Authentic learning experiences

Authentic learning experiences are those developed to align better with the way learning is achieved in real-world environments (Herrington et al. 2014). Herrington and Oliver (2000) suggest that authentic learning experiences should be designed around characteristics that focus on real-world relevance over a long period of time (Bransford et al. 1990, Reeves and Reeves 1997); the exposure to and collaborating with multiple roles and perspectives; reflection; articulation of knowledge and learning, particularly through public presentation (Edelson 1996); scaffolding; and authentic assessment. These experiences focus on solving real-world problems through role-playing, participation in virtual or face-to-face communities of practice, and case studies. Authentic learning intentionally introduces multiple perspectives and interdisciplinarity (Lombardi 2007).

Both students and instructors exhibit preferences for learning-by-doing as opposed to learning-by-listening, though implementing authentic learning in a classroom can prove challenging (Lombardi 2007). In theory, authentic learning can help students better judge the reliability of information, develop and follow longer arguments, identify patterns, and become more flexible and dynamic collaborators across disciplines and cultural boundaries (Lombardi 2007). Studies of undergraduate students show that authentic learning experiences may contribute to increased empathy (Donnelly et al. 2019), increased understanding of the theoretical underpinnings of a field (Smith et al. 2015), and the development of stronger STEM identities (Anthony et al. 2017, Martin-Hansen 2018, Mraz-Craig et al. 2018). Authentic learning experiences may also contribute to increased engagement and self-efficacy measures, particularly for underrepresented students (Chemers et al. 2011).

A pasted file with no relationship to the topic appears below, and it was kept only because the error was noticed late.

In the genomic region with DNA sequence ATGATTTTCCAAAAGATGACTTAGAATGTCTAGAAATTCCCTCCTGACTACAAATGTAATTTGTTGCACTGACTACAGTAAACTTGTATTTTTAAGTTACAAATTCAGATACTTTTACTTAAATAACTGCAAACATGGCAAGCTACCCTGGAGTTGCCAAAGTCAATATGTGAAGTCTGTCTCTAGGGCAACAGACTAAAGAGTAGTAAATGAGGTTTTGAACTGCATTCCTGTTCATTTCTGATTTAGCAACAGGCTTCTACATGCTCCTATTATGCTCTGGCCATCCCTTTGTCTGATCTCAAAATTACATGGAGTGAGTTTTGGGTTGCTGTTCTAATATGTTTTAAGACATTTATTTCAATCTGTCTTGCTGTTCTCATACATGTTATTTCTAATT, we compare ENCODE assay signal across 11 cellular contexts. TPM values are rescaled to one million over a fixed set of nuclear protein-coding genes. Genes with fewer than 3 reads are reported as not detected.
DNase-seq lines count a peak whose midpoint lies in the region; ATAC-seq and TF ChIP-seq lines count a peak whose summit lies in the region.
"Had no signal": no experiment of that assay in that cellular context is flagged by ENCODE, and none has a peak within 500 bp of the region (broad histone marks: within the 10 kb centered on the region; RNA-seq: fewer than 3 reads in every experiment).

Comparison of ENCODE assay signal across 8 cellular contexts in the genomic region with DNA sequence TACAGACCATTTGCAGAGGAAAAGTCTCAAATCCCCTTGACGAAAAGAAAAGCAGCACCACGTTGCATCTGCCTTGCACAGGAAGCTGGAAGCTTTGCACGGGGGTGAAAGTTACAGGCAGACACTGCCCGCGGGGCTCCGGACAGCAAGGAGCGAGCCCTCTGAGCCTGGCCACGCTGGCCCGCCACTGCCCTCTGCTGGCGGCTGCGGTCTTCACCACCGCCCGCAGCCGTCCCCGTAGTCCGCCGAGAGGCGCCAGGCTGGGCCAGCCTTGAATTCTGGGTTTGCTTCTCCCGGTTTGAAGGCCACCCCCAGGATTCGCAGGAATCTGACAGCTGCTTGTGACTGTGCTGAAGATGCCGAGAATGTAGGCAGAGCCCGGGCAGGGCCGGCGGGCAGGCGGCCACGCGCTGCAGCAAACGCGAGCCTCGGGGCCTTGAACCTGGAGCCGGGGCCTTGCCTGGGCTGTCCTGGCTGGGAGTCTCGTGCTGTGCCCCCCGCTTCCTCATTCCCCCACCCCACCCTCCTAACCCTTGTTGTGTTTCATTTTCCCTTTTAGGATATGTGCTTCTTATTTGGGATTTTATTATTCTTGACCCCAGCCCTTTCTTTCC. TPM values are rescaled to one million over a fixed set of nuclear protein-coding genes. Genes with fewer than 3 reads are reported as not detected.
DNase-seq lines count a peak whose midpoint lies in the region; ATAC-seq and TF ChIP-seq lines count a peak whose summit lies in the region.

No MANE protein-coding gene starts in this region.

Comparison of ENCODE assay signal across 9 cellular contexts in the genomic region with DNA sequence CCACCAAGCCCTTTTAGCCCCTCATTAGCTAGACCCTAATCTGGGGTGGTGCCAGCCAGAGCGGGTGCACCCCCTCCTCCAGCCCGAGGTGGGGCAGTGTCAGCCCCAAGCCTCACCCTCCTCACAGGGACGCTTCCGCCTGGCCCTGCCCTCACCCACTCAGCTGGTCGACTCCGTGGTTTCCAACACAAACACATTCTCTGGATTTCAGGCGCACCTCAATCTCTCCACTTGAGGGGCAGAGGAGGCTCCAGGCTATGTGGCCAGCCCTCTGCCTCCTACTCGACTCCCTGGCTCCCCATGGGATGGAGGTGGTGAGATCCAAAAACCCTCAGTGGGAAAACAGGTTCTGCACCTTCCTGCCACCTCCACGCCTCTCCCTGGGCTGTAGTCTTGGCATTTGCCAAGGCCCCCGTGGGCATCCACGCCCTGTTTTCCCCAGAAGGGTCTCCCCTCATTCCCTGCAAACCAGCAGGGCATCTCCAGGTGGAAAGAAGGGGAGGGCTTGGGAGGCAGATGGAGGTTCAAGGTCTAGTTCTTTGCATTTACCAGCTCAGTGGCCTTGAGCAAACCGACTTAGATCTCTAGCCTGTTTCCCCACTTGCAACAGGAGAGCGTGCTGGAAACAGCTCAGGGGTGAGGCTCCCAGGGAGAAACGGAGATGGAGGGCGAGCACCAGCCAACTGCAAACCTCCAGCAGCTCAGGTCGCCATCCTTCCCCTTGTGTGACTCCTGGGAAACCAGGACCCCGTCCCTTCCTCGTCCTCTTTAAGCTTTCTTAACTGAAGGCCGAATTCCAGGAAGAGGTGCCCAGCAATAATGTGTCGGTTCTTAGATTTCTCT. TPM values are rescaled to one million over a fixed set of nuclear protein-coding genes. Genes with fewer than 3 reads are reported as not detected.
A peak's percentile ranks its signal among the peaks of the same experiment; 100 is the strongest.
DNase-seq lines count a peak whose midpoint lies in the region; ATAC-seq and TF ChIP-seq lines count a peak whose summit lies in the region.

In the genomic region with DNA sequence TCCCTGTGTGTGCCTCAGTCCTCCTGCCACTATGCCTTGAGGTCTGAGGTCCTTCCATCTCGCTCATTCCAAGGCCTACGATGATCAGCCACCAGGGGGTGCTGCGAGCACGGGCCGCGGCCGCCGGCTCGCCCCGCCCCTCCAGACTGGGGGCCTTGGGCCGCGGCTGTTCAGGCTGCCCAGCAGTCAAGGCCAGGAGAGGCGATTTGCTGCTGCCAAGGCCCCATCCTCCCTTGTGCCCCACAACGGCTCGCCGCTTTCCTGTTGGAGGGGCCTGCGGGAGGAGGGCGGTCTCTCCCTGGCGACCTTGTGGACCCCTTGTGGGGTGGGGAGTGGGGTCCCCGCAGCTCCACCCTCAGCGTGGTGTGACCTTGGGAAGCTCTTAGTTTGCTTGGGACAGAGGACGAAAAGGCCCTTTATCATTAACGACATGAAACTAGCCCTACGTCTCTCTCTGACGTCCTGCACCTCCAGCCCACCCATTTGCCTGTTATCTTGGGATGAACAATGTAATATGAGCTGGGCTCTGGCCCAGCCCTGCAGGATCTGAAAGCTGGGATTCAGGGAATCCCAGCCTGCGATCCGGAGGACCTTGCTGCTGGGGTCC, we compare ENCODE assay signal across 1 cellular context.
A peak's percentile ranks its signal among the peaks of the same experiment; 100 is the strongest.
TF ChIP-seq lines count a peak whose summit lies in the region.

Course overview

This case study took place in a 100 level, 4-credit course called Introduction to History, Philosophy, and Sociology of Science at Michigan State University. The students enrolled in the course were freshmen who were part of a residential learning college (Lyman Briggs College) with a focus on science. This specific section of the course had an emphasis on authentic learning and diversity, as explained below. We used a different section of the same course, without the focus on authentic learning and diversity, as a control class.